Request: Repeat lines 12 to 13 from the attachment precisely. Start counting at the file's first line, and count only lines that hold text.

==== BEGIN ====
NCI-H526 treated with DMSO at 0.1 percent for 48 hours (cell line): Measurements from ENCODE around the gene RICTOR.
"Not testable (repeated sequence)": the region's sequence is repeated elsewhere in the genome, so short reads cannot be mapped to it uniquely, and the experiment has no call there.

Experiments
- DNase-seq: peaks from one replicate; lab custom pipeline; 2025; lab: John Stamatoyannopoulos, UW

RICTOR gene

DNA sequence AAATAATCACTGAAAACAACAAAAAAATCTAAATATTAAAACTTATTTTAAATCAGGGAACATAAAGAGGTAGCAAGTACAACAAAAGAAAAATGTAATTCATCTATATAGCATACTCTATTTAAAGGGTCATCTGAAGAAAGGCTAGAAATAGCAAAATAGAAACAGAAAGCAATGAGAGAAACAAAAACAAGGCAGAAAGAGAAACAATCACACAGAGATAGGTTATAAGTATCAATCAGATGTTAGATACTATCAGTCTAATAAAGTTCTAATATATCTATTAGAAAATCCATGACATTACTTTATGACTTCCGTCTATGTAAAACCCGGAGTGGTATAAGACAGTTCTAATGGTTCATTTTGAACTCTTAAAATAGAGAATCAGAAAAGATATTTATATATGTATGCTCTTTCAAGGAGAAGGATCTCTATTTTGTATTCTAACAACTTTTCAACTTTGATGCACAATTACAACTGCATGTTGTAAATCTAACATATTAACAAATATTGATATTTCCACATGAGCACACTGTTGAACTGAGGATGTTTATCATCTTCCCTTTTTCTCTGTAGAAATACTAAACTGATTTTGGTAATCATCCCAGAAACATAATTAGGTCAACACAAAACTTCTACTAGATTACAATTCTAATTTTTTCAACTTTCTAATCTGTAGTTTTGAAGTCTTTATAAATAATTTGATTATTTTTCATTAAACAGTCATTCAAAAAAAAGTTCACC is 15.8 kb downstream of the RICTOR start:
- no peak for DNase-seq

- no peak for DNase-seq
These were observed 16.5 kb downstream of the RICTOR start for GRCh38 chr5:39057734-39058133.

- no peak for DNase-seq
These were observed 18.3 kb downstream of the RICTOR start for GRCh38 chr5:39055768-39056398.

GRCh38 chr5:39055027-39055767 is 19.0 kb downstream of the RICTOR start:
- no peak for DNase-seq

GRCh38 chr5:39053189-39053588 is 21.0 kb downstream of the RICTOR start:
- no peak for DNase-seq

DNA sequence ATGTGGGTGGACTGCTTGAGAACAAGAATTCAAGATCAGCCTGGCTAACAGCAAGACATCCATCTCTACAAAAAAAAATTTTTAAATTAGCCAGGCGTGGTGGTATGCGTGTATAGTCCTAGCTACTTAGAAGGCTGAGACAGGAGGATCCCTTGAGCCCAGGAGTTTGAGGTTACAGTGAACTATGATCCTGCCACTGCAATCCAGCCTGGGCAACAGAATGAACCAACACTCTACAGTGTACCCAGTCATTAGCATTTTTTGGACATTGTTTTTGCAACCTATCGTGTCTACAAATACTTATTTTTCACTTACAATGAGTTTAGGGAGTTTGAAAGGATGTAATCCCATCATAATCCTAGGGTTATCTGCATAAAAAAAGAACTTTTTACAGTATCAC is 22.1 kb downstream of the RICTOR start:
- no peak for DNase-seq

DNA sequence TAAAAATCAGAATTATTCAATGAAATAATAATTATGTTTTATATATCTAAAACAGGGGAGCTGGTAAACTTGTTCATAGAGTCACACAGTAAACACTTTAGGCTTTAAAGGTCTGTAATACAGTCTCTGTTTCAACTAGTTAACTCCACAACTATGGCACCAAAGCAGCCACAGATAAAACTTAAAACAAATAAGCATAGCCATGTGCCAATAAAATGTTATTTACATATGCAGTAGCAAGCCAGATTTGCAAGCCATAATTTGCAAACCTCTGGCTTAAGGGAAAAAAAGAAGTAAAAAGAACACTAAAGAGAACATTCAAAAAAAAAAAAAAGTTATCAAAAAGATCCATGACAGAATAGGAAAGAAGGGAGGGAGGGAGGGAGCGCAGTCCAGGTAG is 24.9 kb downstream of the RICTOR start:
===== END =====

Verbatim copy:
GRCh38 chr5:39055027-39055767 is 19.0 kb downstream of the RICTOR start:
- no peak for DNase-seq